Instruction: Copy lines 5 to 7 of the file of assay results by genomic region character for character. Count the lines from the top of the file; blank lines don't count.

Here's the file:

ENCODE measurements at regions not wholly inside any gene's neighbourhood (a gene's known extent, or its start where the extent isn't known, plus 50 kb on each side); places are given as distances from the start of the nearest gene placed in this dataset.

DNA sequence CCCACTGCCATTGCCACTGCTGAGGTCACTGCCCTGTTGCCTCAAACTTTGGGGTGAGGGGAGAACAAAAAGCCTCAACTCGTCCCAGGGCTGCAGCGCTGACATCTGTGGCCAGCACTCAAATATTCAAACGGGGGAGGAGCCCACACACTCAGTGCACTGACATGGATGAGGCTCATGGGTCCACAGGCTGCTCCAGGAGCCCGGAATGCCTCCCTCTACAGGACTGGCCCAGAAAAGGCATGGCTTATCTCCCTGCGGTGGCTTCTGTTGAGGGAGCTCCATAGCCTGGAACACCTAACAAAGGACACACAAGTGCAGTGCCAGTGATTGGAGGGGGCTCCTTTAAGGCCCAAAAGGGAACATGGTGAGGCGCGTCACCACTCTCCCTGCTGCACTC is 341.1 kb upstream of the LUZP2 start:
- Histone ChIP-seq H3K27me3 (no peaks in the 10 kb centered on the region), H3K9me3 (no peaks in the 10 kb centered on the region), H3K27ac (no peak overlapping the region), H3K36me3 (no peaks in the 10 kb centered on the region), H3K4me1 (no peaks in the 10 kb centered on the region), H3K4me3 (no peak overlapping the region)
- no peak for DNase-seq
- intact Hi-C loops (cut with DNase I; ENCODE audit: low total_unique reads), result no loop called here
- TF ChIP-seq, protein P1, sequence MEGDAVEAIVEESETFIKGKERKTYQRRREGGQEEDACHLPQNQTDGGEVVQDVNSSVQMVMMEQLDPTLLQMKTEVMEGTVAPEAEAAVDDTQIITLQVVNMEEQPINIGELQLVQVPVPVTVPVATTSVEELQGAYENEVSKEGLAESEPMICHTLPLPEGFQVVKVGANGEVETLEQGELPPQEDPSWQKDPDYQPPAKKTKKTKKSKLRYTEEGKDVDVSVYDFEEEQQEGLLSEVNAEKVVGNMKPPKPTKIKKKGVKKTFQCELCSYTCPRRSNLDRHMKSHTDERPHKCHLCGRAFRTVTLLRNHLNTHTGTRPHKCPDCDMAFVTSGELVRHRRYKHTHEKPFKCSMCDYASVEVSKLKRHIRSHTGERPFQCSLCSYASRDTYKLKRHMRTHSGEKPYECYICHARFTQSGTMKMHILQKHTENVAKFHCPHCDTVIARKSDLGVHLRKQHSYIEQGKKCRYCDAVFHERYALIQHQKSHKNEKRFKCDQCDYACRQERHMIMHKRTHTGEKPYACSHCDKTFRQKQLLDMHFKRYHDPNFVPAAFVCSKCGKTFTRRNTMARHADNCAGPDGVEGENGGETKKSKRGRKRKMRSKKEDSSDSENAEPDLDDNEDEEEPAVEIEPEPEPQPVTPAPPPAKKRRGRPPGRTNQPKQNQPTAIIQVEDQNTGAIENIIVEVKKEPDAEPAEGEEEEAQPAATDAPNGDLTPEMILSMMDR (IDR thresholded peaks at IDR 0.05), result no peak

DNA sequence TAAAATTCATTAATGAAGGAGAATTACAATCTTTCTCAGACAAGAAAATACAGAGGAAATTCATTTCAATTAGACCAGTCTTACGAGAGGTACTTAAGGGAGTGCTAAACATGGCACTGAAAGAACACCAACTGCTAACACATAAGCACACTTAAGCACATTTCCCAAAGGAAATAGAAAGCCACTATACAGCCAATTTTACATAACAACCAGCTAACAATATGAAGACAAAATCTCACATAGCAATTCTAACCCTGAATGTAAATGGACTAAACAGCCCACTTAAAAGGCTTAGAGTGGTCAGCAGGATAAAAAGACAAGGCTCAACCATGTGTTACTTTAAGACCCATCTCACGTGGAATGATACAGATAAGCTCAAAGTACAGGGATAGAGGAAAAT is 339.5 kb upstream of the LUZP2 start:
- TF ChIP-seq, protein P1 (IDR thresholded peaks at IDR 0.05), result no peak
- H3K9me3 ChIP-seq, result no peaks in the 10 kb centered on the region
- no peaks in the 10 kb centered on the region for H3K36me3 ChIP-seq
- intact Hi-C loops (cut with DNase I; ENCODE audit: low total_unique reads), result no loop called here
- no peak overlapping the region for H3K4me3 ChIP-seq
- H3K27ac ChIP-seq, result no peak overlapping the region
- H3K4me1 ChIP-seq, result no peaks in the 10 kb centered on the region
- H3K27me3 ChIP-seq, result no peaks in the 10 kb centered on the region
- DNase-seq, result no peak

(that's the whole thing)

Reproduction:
- intact Hi-C loops (cut with DNase I; ENCODE audit: low total_unique reads), result no loop called here
- TF ChIP-seq, protein P1, sequence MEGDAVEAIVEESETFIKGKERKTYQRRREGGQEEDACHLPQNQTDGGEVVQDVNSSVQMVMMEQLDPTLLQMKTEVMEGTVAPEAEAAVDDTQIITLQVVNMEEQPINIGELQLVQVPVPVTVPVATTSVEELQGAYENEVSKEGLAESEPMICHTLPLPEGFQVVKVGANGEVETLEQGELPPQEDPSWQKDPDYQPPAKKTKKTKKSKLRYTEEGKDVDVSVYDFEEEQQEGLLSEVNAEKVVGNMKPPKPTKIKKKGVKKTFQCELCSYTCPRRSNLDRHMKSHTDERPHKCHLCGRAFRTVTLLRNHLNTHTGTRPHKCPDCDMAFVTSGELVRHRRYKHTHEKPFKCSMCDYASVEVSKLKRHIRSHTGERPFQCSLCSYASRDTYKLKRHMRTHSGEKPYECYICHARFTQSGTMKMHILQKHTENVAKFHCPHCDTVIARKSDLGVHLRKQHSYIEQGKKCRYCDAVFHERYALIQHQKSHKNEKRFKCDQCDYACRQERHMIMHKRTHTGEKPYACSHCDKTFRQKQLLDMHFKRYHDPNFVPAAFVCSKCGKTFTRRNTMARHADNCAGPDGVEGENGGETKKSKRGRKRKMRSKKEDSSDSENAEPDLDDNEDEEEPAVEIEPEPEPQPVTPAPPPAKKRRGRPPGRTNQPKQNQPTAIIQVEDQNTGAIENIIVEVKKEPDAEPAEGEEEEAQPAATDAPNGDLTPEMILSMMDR (IDR thresholded peaks at IDR 0.05), result no peak

DNA sequence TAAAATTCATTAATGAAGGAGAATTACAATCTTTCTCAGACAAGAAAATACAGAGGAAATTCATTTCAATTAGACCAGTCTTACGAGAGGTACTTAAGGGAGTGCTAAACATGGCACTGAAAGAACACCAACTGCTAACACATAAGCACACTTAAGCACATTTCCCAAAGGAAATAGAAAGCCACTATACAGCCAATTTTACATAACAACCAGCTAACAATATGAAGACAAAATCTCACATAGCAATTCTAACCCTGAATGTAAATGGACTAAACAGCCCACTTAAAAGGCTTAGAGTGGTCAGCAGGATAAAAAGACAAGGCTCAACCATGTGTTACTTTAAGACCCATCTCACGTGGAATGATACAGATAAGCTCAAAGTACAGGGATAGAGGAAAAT is 339.5 kb upstream of the LUZP2 start: